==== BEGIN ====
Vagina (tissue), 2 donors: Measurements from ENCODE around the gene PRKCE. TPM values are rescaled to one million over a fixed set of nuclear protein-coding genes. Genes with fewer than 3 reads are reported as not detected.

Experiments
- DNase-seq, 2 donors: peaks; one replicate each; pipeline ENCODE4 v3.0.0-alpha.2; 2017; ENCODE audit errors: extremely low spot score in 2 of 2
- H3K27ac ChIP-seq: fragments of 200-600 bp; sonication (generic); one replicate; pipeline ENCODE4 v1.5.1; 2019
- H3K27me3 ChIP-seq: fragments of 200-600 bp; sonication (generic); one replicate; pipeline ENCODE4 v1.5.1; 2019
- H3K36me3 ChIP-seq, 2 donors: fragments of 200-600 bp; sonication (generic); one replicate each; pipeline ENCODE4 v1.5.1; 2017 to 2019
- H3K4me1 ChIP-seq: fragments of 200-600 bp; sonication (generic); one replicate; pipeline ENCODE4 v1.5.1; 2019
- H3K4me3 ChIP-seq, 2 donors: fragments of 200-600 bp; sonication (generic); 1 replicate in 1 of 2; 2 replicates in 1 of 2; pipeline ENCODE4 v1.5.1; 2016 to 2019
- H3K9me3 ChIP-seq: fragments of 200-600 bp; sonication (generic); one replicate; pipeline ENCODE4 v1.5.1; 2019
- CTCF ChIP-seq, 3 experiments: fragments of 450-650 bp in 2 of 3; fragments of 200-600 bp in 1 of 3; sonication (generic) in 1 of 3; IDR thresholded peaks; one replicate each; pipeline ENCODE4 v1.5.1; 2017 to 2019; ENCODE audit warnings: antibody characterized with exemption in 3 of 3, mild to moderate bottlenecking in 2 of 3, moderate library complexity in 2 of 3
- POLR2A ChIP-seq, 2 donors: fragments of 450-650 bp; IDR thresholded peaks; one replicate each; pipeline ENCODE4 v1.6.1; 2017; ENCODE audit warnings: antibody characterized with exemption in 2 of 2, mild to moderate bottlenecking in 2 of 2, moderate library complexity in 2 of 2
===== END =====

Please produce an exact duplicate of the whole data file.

Vagina (tissue), 2 donors: Measurements from ENCODE around the gene PRKCE. TPM values are rescaled to one million over a fixed set of nuclear protein-coding genes. Genes with fewer than 3 reads are reported as not detected.

Experiments
- DNase-seq, 2 donors: peaks; one replicate each; pipeline ENCODE4 v3.0.0-alpha.2; 2017; ENCODE audit errors: extremely low spot score in 2 of 2
- H3K27ac ChIP-seq: fragments of 200-600 bp; sonication (generic); one replicate; pipeline ENCODE4 v1.5.1; 2019
- H3K27me3 ChIP-seq: fragments of 200-600 bp; sonication (generic); one replicate; pipeline ENCODE4 v1.5.1; 2019
- H3K36me3 ChIP-seq, 2 donors: fragments of 200-600 bp; sonication (generic); one replicate each; pipeline ENCODE4 v1.5.1; 2017 to 2019
- H3K4me1 ChIP-seq: fragments of 200-600 bp; sonication (generic); one replicate; pipeline ENCODE4 v1.5.1; 2019
- H3K4me3 ChIP-seq, 2 donors: fragments of 200-600 bp; sonication (generic); 1 replicate in 1 of 2; 2 replicates in 1 of 2; pipeline ENCODE4 v1.5.1; 2016 to 2019
- H3K9me3 ChIP-seq: fragments of 200-600 bp; sonication (generic); one replicate; pipeline ENCODE4 v1.5.1; 2019
- CTCF ChIP-seq, 3 experiments: fragments of 450-650 bp in 2 of 3; fragments of 200-600 bp in 1 of 3; sonication (generic) in 1 of 3; IDR thresholded peaks; one replicate each; pipeline ENCODE4 v1.5.1; 2017 to 2019; ENCODE audit warnings: antibody characterized with exemption in 3 of 3, mild to moderate bottlenecking in 2 of 3, moderate library complexity in 2 of 3
- POLR2A ChIP-seq, 2 donors: fragments of 450-650 bp; IDR thresholded peaks; one replicate each; pipeline ENCODE4 v1.6.1; 2017; ENCODE audit warnings: antibody characterized with exemption in 2 of 2, mild to moderate bottlenecking in 2 of 2, moderate library complexity in 2 of 2